Robert Abbott Hadfield was born on 28th November 1858 in the district of Attercliffe (Sheffield). His parents were Robert and Marrianne (maiden name Abbott), Robert Hadfield (senior) was a second cousin of the famous steel manufacturer Sir John Brown.
When Robert was born his father’s occupation was described as a vestry clerk, later he worked as a rate-collector. As a teenager Robert Hadfield (senior) had spent some time in the warehouse of a local edge tool manufacturer, Sorby and Sons. Using this experience he gave up his local government work in 1872 and set up his own small scale steel casting business in Attercliffe. He recruited a steel moulder, John Mallaband from the firm of Vickers. Pouring crucible steel into special moulds was technically demanding work and many people felt this was a rash decision. The firm succeeded and produced weapons, which had previously only been manufactured in France.
Robert (junior) was educated in Sheffield and was taught chemistry by the famous chemist William Baker. He refused to go to either Oxford or Cambridge, preferring to serve his apprenticeship with the local steelmakers, Jonas and Colver. His interest in chemistry continued under the guidance of Mr. A. H. Allen, a leading analyst. He persuaded his father to allow him to set up his own melting furnace in the cellar of their family home.
In 1878, Robert (junior) visited the Paris Exhibition where he was introduced to the researches of the Terre Noire Company. Robert translated the company’s pamphlet and discovered the benefits of their experiments with adding small quantities of manganese to steel. Robert set up his own experiments when he returned to Sheffield using both manganese and silicon.
Robert was sent to America, by his father, in 1882. He toured the American steelworks in Pittsburg, Chicago and Philadelphia. He was impressed by the high production targets that these works were able to achieve. He asked:
why don’t our English works set to work and equal or beat this, surely we are not going to be left behindhand?
This visit appeared to redirect his own research and work into the study of special steel alloys.
Robert Hadfield (senior) died in 1888 and Robert Hadfield (junior) immediately made the firm a limited company, Hadfield’s Steel Foundry Co. Ltd. He removed half of his father’s workforce, replaced them with his own men and took over the position of chairman.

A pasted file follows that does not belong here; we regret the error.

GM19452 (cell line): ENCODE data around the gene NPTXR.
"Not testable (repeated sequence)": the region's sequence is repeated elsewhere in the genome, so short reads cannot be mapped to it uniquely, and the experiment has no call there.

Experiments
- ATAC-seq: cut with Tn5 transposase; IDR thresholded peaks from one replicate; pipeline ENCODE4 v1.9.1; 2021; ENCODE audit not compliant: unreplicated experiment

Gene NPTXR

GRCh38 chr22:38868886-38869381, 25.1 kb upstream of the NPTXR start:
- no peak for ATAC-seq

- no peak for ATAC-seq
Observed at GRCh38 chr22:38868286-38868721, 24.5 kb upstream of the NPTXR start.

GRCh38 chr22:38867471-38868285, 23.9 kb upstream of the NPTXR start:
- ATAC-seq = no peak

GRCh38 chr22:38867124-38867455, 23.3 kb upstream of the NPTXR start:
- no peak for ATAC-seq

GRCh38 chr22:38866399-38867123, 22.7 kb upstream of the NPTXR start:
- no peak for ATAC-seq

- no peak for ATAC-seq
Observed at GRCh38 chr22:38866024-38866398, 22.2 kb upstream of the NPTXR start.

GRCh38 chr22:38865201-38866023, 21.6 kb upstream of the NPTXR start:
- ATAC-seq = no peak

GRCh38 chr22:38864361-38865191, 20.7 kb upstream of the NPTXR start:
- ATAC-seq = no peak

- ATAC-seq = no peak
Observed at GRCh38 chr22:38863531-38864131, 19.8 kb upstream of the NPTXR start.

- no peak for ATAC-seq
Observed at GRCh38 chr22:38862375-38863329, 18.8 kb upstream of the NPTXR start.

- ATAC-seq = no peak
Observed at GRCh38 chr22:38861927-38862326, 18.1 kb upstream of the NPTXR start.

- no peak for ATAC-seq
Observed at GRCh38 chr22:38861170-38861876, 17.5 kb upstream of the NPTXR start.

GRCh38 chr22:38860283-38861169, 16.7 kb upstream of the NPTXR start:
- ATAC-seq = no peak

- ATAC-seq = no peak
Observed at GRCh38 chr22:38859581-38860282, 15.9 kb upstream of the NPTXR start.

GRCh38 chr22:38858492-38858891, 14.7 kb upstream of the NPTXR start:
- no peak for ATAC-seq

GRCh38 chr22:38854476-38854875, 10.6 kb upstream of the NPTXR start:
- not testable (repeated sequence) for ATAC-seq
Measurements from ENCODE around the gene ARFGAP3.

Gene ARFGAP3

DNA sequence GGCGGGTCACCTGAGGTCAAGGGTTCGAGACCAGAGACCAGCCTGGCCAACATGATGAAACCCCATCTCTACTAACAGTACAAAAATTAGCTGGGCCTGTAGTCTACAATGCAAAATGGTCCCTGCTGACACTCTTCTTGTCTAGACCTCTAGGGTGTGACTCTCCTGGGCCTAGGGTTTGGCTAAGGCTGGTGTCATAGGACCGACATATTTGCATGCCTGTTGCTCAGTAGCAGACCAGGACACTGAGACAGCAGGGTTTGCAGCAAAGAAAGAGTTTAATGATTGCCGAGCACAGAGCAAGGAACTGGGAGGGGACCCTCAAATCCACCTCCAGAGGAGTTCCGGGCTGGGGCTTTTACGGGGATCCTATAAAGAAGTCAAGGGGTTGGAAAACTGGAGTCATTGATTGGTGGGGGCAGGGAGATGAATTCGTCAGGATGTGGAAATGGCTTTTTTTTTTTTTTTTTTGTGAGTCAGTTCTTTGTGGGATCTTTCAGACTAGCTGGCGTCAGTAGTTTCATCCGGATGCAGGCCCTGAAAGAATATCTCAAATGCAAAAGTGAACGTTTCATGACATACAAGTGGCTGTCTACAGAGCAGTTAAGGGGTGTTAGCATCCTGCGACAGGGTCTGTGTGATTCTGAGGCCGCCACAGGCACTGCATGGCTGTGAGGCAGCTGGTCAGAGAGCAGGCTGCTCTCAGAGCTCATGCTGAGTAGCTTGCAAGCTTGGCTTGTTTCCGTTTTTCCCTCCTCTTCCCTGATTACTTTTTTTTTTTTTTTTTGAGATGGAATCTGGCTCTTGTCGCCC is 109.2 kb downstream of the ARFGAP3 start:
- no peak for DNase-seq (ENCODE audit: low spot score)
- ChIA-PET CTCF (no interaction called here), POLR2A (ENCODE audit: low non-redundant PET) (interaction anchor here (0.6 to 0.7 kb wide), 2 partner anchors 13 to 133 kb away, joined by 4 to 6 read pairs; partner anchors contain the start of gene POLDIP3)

In 1882 Robert discovered Manganese steel which was hardened by quenching it in water from a temperature of a thousand degrees centigrade. The hard steel was to be used in the manufacture of tram wheels. He patented his work in 1883-4 but continued to carry out further experiments before publicising his findings in 1888, which were supported by a lecture tour.
Due to the considerable costs involved in the production of manganese steel it was not until 1892 that any other firm became involved in it’s production. By then the tough qualities of the steel were recognised for railway crossings and digging machinery. The expansion of the railways helped the expansion of Hadfields, between 1894 and 1914 the capital grew from £135750 to £700000 and the workforce from 520 to 5980. In 1897 new premises were opened at Tinsley, the East Hecla Works.
The first World War provided new markets for manganese steel, spur armour plate and shells, tank treads and soldier’s helmets. By 1919 Hadfields were Sheffield’s biggest employers, 15000 and was probably the largest special alloy steel manufacturer in the country. A new market had opened up for silicon steel in the manufacturer of electrical transformers.
Although a hard task master Robert Hadfield was one of the first employers to introduce the eight hour day in 1891 and co- wrote a book on the subject The Shorter Working day .
From 1909-11 he went on a world tour and on his return he made his home Carlton House Terrace, London, wintering in the South of France. He kept his house, Parkhead, in Sheffield.
In 1921 Robert Hadfield suffered a serious illness which required extensive surgery, from this point on his co-directors took over the main running if the firm. He still attended the annual board meetings and kept in touch by telegrams and telephone. The 1920’s brought problems for Hadfield’s, there was a slump in orders, especially for weapons, there were strikes amongst the workforce and the American based firm in Ohio, purchased by Robert Hadfield, went bankrupt in 1927. The firm bought Harper Bean, a Dudley based car firm in 1926, which also failed to bring the expected profits and this was sold in 1936.
During this time Robert Hadfield’s personal reputation as a leading metallurgist grew. He published over 200 papers and embarked on an extensive lecture tour both at home and abroad. Robert Hadfield always took the opportunity to highlight both the unique place that Sheffield occupied in relation to world steelmaking and his own personal contribution to the modern age of alloy steels.
The following is a list of some of Robert Hadfields honours and achievements:
1899 Robert Hadfield was made Master Cutler
1908 Robert Hadfield was knighted.
1908 Appointed President of the Faraday Society and the Iron and Steel Institute.
1909 Elected a Fellow of the Royal Society.
1917 Sir Robert Hadfield was made a baronet and given the freedom of the city of London.
1925 Sir Robert Hadfield was made an Officer of the Legion d’Honneur.
1938 Became the benefactor of the Sir Robert Hadfield Metallurgical Laboratories.
1939 Received the Freedom of the City of Sheffield.
Robert Hadfield had married Frances Belt (maiden name Wickersham) in 1894. Frances was the daughter of a wealthy American family, whom he met in Philadelphia. They had no children, his wife remained in France from 1937. Robert Hadfield died in Surrey on 30th September 1940 and was buried in Surrey.